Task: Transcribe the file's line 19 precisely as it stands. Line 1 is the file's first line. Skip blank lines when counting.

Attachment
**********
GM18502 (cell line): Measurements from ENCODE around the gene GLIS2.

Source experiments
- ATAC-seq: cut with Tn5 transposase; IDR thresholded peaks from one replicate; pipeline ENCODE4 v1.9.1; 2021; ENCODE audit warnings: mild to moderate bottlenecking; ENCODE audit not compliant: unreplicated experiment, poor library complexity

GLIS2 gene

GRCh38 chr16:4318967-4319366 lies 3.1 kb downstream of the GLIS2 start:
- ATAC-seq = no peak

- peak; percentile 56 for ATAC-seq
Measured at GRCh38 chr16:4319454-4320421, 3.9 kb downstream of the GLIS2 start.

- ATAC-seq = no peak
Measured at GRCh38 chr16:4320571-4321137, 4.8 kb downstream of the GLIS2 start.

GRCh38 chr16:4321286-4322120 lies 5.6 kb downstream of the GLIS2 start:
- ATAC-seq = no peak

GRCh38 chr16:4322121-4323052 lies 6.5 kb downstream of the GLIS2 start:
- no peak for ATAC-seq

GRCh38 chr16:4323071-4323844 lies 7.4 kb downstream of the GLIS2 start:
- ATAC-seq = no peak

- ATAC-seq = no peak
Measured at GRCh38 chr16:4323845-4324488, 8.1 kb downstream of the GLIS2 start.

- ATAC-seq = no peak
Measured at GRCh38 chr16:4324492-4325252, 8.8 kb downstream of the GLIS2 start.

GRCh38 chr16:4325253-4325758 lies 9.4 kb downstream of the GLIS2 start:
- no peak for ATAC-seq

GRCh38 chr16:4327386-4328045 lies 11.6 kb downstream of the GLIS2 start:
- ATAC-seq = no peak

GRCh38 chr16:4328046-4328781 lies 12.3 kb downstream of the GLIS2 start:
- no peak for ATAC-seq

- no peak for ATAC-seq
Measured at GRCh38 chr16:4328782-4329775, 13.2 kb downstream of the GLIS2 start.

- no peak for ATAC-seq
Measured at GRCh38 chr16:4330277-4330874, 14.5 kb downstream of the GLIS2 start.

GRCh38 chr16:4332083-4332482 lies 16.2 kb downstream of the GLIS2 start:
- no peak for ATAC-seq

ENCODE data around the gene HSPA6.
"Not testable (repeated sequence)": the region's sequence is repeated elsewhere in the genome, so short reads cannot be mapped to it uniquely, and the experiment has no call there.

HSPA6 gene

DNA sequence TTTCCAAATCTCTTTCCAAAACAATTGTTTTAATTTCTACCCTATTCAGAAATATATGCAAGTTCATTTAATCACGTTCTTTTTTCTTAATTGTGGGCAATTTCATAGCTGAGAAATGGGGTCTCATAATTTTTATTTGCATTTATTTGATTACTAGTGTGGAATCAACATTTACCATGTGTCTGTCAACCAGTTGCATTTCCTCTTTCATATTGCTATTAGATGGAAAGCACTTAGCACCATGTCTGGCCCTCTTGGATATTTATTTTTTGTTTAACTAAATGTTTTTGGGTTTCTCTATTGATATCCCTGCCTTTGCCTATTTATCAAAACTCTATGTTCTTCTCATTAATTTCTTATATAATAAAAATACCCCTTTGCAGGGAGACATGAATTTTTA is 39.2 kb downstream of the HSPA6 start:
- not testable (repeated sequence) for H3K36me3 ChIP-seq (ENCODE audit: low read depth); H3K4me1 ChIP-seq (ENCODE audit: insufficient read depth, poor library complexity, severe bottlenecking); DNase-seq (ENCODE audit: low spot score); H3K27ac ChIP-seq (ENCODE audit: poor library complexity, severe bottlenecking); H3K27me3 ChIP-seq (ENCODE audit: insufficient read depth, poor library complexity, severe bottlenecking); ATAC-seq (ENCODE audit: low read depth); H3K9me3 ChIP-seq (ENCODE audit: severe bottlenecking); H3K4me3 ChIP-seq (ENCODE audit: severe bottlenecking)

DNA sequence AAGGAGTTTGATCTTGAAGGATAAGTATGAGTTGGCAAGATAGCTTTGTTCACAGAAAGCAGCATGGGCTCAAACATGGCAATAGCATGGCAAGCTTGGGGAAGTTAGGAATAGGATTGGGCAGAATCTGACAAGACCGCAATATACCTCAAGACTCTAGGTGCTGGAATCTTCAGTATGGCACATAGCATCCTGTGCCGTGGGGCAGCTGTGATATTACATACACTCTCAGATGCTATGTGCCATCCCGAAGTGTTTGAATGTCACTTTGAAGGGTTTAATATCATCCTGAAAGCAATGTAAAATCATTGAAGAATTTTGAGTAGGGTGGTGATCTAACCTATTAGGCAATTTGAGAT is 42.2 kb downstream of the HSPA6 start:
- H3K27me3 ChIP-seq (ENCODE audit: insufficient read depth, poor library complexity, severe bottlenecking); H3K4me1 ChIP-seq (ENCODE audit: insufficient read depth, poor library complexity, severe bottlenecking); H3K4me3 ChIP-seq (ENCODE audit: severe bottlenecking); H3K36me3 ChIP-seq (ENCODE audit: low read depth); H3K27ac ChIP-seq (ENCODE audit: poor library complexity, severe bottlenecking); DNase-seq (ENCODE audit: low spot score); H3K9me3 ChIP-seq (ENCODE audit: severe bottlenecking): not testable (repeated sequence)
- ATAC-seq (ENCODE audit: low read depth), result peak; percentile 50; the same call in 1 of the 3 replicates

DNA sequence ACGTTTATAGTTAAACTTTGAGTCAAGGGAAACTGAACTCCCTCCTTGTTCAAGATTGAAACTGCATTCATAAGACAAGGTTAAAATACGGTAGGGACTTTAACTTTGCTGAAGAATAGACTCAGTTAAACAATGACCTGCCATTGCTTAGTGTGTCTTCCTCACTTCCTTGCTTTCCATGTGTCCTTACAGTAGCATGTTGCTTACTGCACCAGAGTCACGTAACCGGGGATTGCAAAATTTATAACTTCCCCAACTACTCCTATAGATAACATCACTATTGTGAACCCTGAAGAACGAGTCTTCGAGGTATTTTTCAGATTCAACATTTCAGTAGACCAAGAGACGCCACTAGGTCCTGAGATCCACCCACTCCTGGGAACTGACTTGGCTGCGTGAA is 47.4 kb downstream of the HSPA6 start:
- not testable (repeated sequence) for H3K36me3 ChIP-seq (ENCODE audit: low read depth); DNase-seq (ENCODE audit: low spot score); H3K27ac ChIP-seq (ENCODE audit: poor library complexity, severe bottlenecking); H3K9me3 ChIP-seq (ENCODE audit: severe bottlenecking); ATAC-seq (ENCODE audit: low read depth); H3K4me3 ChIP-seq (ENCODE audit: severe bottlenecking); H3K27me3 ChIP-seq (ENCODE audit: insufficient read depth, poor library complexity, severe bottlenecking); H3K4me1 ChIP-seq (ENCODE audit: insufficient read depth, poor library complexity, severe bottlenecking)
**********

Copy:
- ATAC-seq = no peak